Read the rest at BuzzFeed

Image credit: CNN screengrab

Thursday, December 4, 2014

Trying to breathe in Ferguson, New York

I CAN’T BREATHE.” If you’re the one using this statement of pulmonary distress, you’re a party to sudden, existential fear. If you’re in the company of someone saying those words, you are, or should be, a captive of nothing less than your own humanity. What’s wrong? What can I do? Do you have an inhaler? How can I help you?

A Staten Island grand jury on Wednesday exempted one monster of a police officer from this basic clause of the social contract, deciding on Wednesday that Eric Garner had no rights to physical relief that a cop is bound to respect — and by extension, that African Americans in the city of New York have no rights that the New York City Police Department is bound to respect.

The grand jury decided there was “no true bill” in the case of NYPD Officer Daniel Pantaleo, who killed Garner, 43, a Staten Island resident and father of six children, with an unauthorized choke hold on July 17 in the Tompkinsville section of Staten Island, as recorded in a cell-phone video from start to finish.

In the desperate moments before he died, Garner told the officers “I can’t breathe.” Told them 11 times.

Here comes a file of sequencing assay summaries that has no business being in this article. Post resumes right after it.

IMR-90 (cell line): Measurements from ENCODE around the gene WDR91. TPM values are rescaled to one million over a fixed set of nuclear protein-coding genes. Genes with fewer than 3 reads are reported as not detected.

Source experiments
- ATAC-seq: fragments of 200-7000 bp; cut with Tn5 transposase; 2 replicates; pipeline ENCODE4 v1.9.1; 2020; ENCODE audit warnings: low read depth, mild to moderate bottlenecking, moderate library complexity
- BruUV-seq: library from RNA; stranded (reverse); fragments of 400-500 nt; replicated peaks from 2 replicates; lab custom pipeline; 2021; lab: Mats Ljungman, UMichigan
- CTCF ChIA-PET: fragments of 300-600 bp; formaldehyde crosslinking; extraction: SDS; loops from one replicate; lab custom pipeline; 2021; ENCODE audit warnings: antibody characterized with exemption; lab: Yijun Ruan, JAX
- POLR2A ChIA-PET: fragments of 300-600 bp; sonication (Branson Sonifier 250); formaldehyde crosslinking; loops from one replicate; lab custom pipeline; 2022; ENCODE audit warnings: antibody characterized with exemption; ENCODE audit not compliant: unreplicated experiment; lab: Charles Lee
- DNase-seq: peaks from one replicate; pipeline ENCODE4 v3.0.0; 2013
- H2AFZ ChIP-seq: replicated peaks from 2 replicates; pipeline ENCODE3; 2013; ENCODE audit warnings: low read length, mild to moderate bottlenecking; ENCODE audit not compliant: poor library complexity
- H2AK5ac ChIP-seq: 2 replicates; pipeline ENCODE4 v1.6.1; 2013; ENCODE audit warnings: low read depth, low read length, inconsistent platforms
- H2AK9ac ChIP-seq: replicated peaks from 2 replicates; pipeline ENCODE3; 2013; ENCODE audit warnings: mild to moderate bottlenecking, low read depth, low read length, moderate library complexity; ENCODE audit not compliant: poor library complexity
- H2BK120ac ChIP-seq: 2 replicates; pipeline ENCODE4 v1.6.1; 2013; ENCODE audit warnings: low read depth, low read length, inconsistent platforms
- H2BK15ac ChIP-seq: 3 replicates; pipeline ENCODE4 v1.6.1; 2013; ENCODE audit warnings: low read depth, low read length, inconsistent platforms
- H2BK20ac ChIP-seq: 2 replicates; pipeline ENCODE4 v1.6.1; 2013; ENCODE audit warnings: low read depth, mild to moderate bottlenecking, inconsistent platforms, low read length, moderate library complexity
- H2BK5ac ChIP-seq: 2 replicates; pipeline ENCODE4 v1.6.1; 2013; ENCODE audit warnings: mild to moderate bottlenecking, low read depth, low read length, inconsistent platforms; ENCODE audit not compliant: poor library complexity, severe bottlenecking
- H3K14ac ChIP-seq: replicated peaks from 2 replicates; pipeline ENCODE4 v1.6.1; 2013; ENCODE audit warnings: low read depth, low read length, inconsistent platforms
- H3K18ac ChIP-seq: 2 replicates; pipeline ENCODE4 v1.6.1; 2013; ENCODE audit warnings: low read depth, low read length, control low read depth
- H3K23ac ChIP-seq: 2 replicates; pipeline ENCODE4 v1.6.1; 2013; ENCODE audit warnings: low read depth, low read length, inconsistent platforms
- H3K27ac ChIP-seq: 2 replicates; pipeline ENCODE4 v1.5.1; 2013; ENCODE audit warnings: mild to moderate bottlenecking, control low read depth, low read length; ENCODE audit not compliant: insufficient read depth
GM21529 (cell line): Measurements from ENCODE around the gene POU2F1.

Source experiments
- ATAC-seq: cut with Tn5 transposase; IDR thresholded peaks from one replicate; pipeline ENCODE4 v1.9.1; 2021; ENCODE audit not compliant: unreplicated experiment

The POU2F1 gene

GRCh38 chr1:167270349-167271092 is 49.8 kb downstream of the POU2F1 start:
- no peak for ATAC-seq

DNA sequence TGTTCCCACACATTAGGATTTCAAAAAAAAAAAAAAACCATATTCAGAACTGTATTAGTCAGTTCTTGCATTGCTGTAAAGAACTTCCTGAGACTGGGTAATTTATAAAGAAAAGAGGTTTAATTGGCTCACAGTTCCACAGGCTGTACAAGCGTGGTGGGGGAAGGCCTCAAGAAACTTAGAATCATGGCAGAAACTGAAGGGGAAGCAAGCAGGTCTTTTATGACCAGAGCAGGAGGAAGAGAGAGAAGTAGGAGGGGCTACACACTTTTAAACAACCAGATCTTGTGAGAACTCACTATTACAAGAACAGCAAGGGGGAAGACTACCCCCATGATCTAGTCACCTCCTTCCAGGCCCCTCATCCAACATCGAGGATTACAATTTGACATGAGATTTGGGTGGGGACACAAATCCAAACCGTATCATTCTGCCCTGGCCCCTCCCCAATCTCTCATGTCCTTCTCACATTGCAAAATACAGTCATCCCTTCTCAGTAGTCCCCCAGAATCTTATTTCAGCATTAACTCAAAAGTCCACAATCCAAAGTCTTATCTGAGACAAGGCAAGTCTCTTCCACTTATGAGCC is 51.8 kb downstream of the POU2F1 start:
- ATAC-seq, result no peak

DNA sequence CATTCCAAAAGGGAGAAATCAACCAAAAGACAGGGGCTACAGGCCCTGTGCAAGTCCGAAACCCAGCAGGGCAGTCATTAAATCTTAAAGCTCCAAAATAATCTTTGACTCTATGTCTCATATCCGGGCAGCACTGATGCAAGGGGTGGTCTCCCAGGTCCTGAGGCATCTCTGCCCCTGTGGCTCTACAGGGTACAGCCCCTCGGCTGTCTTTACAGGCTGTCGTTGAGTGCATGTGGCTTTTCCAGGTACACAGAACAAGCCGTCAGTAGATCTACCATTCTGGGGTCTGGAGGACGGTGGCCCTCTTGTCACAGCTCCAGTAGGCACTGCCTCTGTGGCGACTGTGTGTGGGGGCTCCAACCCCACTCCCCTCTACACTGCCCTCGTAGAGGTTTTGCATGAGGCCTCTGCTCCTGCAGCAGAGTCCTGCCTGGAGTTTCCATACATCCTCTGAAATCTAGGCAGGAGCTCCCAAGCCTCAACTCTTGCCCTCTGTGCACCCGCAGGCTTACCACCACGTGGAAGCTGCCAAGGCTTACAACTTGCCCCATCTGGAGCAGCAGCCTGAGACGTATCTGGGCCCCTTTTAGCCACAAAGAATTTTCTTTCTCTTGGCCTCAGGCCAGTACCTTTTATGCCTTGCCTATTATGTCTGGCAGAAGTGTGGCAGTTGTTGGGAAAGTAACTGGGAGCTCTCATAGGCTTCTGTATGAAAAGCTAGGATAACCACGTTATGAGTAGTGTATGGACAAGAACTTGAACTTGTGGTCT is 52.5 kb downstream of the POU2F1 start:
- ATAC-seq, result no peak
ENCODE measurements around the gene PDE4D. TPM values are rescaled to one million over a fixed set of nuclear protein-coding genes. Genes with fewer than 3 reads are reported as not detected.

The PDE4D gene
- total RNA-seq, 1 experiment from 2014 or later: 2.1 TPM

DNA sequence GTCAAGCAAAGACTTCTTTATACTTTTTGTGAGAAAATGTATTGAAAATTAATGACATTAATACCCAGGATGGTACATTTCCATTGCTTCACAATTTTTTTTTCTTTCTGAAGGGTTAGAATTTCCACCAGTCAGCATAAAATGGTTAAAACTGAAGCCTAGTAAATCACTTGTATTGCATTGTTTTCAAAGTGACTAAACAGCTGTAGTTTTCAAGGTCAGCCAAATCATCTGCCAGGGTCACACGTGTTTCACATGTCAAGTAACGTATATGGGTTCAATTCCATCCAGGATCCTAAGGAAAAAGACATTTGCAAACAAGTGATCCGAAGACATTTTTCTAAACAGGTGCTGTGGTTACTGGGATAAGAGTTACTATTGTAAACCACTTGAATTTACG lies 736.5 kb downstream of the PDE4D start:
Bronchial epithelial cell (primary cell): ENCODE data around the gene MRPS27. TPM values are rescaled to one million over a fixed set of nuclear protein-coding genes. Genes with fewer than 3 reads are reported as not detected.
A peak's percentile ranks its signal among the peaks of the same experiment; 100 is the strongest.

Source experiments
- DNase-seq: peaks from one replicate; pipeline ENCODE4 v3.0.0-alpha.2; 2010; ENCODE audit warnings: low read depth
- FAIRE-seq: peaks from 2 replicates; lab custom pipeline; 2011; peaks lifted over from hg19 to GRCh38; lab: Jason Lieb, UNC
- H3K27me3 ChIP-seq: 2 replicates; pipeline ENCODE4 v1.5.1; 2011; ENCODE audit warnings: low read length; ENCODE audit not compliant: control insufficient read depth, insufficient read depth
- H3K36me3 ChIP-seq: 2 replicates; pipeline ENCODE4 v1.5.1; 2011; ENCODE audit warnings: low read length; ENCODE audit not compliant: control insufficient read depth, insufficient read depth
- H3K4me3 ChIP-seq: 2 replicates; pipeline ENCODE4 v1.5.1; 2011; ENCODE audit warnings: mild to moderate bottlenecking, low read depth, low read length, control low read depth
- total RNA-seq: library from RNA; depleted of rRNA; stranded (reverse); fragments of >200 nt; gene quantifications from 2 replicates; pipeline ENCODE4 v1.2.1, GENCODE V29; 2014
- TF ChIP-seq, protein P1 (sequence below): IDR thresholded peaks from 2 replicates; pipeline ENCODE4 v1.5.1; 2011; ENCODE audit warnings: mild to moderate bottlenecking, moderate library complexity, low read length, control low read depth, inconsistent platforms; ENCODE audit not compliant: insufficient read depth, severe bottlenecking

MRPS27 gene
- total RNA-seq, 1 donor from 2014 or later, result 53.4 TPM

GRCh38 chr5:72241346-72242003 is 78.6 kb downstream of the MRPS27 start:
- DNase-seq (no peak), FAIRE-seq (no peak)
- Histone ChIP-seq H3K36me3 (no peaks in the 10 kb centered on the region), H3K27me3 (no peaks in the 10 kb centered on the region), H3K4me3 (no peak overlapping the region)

“I can’t breathe.” “I can’t breathe.” “I can’t breathe.” “I can’t breathe.” “I can’t breathe.” “I can’t breathe.” “I can’t breathe.” “I can’t breathe.” “I can’t breathe.” “I can’t breathe.” “I can’t breathe.”

The medical examiner's office determined that the cause of Garner's death was "compression of neck (chokehold), compression of chest and prone positioning during physical restraint by police," has said. Garner’s death was ruled a homicide.

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Rep. Hakeem Jeffries of New York told us what was obvious. “The decision not to indict ... is a miscarriage of justice, it’s an outrage, it’s a disgrace, it’s a blow to our democracy, and it should shock the conscience of every single American who cares about justice and fair play.” Rev. Al Sharpton said “we are dealing with a national crisis ... This is not an illusion, this is a reality that America has got to come to terms with.”

Their indignation was no partisan exercise. They’re Democrats, but condemnations of the grand jury’s action came from across the ideological spectrum. Judge Andrew Napolitano, a longtime fixture on Fox News and a reliable water carrier for the conservative agenda, called Garner’s death “clearly a case [of] criminally negligent homicide.”

He was joined by Fox News syndicated columnist and contributor Charles Krauthammer, who called the grand jury’s decision “totally incomprehensible.”